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Is an Online Degree for You? The Pros and Cons of Online Classes

posted by Mark on April 6th, 2009

Online learning isn’t for everyone. Penguins, for instance, have little need for it. Even non-penguins, though, should sit back and ask themselves if enrolling in an online school suits their needs. Here are a few things to consider before you jump into the world of cyber-learning.

Your Characteristics

If you’re not sure whether an online education is for you, a good first step is to examine your personality traits and character strengths. Are you a good planner? Do you have strong self-motivation skills? Are you a disciplined learner? Can you meet deadlines? Are you comfortable working on the Internet and with email? These skills could impact your decision to study online and will certainly contribute to your success in doing so.

Your Career Status

In addition to your personal skills, your individual career status could have an impact on your decision to enroll in an online school. Most people contemplating online classes fall into one of four categories:

  1. Recent high school graduate: Online classes could help ease the fear of physically moving away to go to college, as well as reducing the cost of room and board. Then again, younger students tend to desire more social interaction, so a traditional school might be more appropriate.
  2. Employee looking to make a career change: Taking classes online could allow you to study to enter a new field while still working at your current job.
  3. Employee looking to advance in current career: Enrolling in an online school allows you to study in your free time without leaving your job or moving to a new city. Since your studies should benefit the company, your boss might even agree to pay some or all of the cost of your schooling.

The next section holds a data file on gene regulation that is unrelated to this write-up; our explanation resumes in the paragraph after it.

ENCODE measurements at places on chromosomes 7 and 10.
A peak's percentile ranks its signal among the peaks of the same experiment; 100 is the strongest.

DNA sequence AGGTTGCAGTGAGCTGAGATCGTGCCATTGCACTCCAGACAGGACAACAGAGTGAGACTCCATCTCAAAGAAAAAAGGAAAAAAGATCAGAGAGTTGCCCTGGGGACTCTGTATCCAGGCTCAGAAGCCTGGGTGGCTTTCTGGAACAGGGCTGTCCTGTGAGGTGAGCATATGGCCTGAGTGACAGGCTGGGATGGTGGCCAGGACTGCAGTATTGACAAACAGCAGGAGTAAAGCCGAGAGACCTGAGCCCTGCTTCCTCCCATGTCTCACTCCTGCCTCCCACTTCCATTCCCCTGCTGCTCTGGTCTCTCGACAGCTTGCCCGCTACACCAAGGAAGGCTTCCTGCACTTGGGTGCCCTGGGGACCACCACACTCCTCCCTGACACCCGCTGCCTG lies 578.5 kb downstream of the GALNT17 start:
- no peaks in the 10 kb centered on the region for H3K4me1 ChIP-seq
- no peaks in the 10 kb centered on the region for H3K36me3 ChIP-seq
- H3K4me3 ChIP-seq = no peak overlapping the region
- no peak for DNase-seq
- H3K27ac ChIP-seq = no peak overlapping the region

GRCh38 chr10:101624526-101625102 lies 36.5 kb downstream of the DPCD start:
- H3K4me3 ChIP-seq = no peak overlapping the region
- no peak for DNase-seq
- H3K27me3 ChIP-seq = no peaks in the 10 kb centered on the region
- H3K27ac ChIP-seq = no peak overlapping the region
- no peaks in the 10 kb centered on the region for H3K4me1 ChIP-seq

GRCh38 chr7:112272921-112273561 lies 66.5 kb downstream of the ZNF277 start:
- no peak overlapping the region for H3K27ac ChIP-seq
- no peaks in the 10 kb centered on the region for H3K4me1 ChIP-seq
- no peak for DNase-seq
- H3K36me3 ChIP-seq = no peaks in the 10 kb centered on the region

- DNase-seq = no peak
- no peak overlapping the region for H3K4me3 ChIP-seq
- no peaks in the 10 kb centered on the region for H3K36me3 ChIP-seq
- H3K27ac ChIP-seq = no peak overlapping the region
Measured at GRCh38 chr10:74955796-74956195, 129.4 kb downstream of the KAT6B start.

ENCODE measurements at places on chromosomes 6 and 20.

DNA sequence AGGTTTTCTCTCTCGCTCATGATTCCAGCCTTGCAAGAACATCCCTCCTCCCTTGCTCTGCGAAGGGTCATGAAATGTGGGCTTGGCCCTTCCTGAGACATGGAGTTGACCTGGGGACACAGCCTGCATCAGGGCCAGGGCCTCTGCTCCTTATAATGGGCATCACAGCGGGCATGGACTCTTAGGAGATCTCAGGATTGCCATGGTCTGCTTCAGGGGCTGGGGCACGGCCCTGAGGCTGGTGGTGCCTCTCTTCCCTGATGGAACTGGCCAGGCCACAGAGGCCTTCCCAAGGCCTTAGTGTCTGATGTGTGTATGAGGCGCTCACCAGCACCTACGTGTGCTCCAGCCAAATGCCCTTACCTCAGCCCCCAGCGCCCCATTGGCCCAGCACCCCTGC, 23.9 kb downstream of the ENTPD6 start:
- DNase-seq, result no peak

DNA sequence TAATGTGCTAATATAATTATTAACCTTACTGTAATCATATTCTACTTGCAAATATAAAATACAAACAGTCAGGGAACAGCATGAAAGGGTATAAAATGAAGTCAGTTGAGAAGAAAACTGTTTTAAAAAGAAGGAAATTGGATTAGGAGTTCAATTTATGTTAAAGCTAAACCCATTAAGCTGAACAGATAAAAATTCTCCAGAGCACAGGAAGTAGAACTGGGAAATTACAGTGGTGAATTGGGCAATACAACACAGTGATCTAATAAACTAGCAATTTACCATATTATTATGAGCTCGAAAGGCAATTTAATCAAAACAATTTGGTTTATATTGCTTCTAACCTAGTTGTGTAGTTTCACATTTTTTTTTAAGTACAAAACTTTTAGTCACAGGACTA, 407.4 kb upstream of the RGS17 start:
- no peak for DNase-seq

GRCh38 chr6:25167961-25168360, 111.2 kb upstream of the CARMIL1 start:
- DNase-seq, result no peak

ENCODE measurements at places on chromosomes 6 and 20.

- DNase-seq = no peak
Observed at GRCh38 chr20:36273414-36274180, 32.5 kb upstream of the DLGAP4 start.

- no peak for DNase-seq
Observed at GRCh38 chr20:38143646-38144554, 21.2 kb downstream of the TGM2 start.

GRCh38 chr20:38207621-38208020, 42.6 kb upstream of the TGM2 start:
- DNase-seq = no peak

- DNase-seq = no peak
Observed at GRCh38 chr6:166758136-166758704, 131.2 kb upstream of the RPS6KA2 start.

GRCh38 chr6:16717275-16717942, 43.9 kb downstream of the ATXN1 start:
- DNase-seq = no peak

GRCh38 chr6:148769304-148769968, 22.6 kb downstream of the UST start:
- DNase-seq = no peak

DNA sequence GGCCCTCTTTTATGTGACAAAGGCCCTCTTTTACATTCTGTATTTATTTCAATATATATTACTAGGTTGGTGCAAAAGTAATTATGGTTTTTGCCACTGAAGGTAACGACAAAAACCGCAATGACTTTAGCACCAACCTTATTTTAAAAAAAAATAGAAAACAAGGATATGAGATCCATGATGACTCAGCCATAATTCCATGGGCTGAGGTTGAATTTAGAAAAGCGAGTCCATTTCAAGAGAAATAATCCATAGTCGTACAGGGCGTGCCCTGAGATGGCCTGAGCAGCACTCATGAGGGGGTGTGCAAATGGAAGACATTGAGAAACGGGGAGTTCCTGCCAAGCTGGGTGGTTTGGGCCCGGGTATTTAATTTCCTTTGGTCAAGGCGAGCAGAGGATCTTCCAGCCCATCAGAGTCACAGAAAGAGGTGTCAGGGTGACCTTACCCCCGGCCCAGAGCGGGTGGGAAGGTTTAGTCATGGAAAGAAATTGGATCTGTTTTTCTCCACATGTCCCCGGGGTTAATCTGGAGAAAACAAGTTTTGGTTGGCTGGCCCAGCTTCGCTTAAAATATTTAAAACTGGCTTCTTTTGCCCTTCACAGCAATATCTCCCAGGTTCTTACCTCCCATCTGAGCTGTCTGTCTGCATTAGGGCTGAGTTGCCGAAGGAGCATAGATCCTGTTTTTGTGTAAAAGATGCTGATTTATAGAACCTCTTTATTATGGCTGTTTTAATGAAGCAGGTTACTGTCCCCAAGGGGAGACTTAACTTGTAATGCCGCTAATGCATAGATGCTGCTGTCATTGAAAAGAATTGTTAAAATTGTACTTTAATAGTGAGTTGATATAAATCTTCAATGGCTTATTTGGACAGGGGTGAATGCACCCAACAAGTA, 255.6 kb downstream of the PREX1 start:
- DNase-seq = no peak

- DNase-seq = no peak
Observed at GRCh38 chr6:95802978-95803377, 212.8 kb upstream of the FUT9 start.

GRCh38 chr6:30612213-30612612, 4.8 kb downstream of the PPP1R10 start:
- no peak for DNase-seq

4. Employee returning to the workforce: If you’ve been away from the workforce because of family commitments, taking classes from home can prepare you for a return to working without taking you away from your family. If you’re an older person returning to the workforce, an online school may allow you to feel more comfortable than physically attending classes with younger students.


No matter who you are, there are several distinct advantages to online courses that have helped make them an increasingly popular alternative for people around the world:

  1. Geographic convenience: Online classes are available wherever you are, as long as you have a computer with Internet access. You don’t have to travel to a physical location to take classes, and with the advancement of mobile devices, you can literally learn on the run.
  2. Time convenience: You can access an online course at the time that is most convenient to you. You can even set your own pace, slowing down if you need more time to understand a concept or speeding up if you feel that the class is moving too slowly.
  3. Cost: Online schools are typically less expensive than brick-and-mortar schools, especially when you factor in costs for traveling, lodging and food.
  4. Comfort: There is no need to get dressed (or bathe, for that matter) to attend an online class. Also, some students might feel more comfortable working from the safety of home and engaging in discussions online rather than in person.
  5. Online materials: Course materials are often readily available online, meaning less expense and effort to buy books, take notes and record lectures.